As the Team USA men's Olympic basketball team prepares for its first elimination round contest in these London Games, it's become abundantly clear which player doesn't belong—shooting guard James Harden.
In Team USA's past two contests, Harden has played just a combined 12 minutes, essentially solidifying his rotation spot at the team's 11th man.
While it is usually the 12th man who is least integral to a team's success, the United States' final slot went to power forward Anthony Davis, one of the team's more vital backups.
Where Davis has just one other player (starting center Tyson Chandler) who can bring his skill-set to the table, almost every player on Team USA can offer Harden's biggest strength (three-point shooting) on the international level.
That makes Harden's presence redundant at best and inexplicable at worst.
The 22-year-old came into these Olympics coming off an inconsistent playoff run. Against the San Antonio Spurs, Harden looked so unstoppable that many thought he should replace Russell Westbrook as the Thunder's late-game ball handler. But against the Miami Heat in the NBA Finals, Harden disappeared, shooting just 37.5 percent on a way to a five-game series loss.
Those inconsistencies made Harden look like a long-shot when Team USA chose its Olympic finalists. But Harden squeaked in due to the rash of injuries faced by the United States and has looked like an awkward fit from the jump.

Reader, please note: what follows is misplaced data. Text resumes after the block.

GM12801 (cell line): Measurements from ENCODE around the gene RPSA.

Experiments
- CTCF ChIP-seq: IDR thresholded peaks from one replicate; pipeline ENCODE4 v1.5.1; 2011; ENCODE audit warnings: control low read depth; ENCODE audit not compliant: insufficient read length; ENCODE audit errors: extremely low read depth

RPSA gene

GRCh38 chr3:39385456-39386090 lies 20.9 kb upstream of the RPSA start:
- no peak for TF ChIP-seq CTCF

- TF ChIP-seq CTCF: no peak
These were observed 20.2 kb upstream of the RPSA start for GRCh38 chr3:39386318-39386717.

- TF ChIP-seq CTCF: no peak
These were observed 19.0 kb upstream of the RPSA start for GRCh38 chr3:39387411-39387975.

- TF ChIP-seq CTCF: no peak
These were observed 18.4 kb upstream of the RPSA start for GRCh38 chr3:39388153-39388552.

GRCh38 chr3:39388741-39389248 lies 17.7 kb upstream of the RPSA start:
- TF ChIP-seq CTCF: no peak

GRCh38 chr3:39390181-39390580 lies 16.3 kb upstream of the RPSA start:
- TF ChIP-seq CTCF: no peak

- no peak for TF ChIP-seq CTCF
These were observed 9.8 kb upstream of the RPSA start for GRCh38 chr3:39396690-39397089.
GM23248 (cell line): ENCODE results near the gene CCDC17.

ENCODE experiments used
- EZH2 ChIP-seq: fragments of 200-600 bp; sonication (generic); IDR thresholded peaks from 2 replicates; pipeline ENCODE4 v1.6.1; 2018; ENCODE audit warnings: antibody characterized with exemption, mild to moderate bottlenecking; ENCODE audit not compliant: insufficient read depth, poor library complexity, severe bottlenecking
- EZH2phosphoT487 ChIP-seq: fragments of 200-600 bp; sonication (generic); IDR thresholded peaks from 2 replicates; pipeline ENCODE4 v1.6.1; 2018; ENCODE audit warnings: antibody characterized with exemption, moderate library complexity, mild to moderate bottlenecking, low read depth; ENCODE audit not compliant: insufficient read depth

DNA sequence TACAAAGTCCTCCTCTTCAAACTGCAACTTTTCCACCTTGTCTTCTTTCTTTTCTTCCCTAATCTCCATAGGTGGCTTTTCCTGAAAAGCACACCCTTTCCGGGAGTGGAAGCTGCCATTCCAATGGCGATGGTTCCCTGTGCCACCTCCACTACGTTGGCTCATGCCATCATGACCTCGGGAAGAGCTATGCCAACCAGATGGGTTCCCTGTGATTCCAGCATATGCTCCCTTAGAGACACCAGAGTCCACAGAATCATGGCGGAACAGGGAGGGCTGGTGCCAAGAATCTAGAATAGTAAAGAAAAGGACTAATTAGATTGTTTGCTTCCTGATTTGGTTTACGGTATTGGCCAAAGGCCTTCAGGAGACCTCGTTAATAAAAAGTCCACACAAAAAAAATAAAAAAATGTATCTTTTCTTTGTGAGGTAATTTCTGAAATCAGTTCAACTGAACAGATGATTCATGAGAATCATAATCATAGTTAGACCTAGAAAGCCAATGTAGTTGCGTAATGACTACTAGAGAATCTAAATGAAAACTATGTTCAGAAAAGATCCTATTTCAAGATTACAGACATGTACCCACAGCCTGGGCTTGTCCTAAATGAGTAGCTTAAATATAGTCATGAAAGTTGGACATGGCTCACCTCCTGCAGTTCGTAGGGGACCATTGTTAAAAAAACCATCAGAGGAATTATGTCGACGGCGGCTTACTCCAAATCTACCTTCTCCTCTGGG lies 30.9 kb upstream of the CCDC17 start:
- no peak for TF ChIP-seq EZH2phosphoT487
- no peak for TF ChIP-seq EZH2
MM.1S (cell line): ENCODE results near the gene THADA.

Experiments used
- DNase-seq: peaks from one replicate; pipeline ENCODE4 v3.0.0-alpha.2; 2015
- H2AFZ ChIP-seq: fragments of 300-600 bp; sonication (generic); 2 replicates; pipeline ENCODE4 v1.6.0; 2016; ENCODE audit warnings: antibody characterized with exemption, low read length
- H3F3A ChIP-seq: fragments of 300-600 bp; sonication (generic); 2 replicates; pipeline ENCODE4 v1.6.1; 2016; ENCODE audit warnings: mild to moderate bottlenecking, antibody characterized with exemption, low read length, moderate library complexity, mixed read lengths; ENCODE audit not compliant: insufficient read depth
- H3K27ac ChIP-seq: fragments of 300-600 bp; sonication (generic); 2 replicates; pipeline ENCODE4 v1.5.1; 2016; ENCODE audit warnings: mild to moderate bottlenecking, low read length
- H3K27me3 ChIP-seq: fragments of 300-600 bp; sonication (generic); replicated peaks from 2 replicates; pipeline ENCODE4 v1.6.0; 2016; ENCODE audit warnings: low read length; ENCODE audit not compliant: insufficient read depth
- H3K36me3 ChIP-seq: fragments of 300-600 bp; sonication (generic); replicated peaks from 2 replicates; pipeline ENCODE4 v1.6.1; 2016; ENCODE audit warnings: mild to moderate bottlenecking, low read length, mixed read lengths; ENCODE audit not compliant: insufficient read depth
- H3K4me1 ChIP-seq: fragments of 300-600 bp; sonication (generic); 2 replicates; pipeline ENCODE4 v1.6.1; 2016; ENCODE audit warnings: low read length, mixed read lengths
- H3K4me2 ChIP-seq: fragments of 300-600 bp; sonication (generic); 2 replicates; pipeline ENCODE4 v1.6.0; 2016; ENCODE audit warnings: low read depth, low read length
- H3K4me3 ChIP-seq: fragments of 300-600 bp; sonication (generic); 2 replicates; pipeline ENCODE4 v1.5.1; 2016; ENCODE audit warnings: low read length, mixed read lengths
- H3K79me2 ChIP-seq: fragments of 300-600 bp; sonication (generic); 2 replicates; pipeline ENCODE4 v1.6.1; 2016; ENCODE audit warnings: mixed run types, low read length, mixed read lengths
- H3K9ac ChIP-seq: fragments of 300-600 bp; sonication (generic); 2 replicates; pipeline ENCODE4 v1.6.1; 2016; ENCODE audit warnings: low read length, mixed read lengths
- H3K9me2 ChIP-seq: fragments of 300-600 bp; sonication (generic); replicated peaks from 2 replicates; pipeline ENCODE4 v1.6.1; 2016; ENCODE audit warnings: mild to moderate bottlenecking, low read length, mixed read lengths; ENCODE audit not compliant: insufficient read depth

Without both Dwight Howard and Andrew Bynum for these Olympic Games, Team USA's biggest hole is in the middle, not on the perimeter.
The United States has nine players who could theoretically play the shooting guard spot and not look like a miserable failure. They have just four guys who could anchor either the offensive or defensive middle.
Considering the 15 players Team USA took into tryouts, it's obvious that the team should have chosen Rudy Gay.
While the Memphis Grizzlies' small forward certainly won't get confused with Lew Alcindor circa 1969, he's a big enough body to play power forward on the international level if needed. And considering Team USA's increasing reliance on their small ball lineup with LeBron James at center, Gay could have slid in perfectly while posing as much if not more of an offensive threat than Harden.
Gay, who played an integral bench role on Team USA's FIBA world championship squad in 2010, is a deft mid-range shooter who doesn't take many threes. He would help Team USA cut down on their over-reliance on bombs beyond the arc and Gay doesn't need the ball to be an effective addition.
Granted, we're talking about the difference between two 11th men here. It's a very small mistake made by Team USA coaches.
But the United States could be one or two injuries away from turning that small mistake into the difference between gold medal glory and bitter disappointment.
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